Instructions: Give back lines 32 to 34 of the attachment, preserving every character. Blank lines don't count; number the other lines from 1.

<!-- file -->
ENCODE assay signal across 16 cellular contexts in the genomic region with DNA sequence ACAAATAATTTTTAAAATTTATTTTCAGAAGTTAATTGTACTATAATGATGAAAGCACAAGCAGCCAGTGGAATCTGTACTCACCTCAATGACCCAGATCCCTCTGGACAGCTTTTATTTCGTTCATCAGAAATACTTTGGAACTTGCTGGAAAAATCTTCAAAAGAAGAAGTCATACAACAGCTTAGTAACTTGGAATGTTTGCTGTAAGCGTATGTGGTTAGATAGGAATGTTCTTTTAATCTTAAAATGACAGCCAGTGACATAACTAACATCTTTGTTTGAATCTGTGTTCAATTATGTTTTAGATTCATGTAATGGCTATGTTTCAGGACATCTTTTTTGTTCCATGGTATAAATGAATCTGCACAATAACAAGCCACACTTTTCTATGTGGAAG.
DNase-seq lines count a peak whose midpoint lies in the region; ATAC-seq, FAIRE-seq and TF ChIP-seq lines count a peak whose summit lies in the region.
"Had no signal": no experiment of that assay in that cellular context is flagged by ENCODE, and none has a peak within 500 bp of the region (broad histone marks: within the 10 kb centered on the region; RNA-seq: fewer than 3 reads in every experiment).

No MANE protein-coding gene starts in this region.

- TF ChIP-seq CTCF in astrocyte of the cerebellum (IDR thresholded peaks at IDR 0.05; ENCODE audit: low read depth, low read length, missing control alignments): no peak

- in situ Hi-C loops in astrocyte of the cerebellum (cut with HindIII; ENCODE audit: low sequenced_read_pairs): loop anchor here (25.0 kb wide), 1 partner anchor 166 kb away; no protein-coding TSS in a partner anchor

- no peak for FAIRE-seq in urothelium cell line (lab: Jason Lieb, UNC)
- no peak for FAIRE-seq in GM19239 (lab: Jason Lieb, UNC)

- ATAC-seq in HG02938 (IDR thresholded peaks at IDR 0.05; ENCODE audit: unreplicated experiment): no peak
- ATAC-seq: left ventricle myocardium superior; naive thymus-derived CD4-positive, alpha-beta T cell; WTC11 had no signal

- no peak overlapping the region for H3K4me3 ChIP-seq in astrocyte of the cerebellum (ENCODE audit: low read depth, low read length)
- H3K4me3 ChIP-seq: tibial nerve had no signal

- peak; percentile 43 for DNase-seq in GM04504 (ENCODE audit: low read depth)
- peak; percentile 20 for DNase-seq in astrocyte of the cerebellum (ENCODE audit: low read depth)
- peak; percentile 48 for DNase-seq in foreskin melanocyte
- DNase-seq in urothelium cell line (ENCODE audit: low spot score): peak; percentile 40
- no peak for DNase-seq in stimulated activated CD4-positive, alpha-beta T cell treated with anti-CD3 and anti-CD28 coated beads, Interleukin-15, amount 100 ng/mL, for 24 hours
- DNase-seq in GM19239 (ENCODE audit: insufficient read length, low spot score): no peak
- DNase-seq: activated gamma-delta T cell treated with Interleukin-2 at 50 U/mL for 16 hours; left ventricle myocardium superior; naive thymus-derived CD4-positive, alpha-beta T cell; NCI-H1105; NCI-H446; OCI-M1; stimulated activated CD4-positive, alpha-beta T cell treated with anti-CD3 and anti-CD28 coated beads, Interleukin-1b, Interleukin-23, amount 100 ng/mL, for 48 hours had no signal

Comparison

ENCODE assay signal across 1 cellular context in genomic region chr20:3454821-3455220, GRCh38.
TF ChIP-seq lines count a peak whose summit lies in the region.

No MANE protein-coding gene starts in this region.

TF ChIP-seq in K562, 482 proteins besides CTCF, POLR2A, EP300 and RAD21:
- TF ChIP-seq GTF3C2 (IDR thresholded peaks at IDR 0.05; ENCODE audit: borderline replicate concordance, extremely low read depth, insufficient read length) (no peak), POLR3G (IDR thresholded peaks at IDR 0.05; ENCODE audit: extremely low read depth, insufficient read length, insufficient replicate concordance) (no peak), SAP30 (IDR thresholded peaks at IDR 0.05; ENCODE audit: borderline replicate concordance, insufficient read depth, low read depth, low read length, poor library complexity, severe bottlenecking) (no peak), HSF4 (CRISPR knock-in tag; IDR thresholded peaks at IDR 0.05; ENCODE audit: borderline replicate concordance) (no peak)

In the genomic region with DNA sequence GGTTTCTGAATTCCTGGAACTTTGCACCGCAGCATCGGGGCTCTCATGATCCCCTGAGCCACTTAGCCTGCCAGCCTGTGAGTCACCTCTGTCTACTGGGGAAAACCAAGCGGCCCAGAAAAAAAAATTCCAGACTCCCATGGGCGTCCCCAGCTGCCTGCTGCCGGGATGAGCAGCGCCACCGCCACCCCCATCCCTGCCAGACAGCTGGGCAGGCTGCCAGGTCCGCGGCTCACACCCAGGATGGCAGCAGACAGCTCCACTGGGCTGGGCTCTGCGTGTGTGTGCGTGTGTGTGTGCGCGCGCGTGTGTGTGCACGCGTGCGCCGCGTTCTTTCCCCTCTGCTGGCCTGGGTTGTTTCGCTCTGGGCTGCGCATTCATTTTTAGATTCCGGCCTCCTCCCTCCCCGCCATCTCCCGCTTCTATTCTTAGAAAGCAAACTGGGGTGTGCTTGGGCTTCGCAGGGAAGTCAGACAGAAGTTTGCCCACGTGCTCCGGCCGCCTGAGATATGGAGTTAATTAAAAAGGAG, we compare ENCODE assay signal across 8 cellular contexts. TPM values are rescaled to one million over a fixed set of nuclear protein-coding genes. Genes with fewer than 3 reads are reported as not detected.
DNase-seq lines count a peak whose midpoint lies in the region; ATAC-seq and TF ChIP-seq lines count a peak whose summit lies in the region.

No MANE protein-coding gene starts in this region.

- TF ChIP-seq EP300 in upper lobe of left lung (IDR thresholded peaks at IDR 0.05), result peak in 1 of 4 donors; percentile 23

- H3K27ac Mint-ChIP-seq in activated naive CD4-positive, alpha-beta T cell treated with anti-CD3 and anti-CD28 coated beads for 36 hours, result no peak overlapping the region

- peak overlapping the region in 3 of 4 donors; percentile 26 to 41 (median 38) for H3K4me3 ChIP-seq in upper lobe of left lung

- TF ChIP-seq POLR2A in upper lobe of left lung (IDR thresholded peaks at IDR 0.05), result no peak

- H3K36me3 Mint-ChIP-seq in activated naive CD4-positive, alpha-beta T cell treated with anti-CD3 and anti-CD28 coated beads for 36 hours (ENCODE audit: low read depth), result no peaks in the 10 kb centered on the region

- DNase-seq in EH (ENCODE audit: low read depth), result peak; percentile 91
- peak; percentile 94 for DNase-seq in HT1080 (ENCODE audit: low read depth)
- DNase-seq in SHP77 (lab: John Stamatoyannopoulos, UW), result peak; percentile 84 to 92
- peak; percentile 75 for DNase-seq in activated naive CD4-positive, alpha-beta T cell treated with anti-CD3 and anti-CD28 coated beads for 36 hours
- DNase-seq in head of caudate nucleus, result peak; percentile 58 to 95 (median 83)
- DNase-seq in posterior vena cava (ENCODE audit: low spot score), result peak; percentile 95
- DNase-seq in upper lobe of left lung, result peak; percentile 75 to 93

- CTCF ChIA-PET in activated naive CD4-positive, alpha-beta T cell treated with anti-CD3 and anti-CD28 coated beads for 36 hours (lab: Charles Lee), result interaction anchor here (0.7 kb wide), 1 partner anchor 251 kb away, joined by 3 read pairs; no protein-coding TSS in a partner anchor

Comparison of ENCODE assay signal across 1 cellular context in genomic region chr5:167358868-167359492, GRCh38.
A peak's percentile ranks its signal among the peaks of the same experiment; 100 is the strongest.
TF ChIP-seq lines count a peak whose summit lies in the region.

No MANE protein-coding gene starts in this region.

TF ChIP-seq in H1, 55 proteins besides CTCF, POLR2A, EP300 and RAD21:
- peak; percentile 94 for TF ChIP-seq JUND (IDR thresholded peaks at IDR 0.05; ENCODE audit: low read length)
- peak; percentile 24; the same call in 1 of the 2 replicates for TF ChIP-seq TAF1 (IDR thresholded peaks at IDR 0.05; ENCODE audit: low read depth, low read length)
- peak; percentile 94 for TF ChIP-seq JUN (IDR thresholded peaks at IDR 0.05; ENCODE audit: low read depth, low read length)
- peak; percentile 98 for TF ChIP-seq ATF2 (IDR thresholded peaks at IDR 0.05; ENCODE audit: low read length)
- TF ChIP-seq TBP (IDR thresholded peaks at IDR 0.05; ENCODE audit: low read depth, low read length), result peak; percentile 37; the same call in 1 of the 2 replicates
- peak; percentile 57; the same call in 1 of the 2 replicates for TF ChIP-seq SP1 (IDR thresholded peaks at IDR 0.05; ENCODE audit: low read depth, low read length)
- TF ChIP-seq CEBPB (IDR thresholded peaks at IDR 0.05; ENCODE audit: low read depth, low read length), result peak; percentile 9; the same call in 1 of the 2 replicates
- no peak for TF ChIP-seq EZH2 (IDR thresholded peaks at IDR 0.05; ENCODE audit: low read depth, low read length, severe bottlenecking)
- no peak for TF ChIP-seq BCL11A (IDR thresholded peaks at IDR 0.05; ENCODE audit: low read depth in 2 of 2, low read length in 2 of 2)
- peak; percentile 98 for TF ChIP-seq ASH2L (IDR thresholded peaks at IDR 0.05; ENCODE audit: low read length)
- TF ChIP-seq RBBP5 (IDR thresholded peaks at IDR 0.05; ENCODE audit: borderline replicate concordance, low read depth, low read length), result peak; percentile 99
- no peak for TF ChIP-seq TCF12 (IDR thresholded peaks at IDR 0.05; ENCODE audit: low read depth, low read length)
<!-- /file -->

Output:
- TF ChIP-seq POLR2A in upper lobe of left lung (IDR thresholded peaks at IDR 0.05), result no peak

- H3K36me3 Mint-ChIP-seq in activated naive CD4-positive, alpha-beta T cell treated with anti-CD3 and anti-CD28 coated beads for 36 hours (ENCODE audit: low read depth), result no peaks in the 10 kb centered on the region

- DNase-seq in EH (ENCODE audit: low read depth), result peak; percentile 91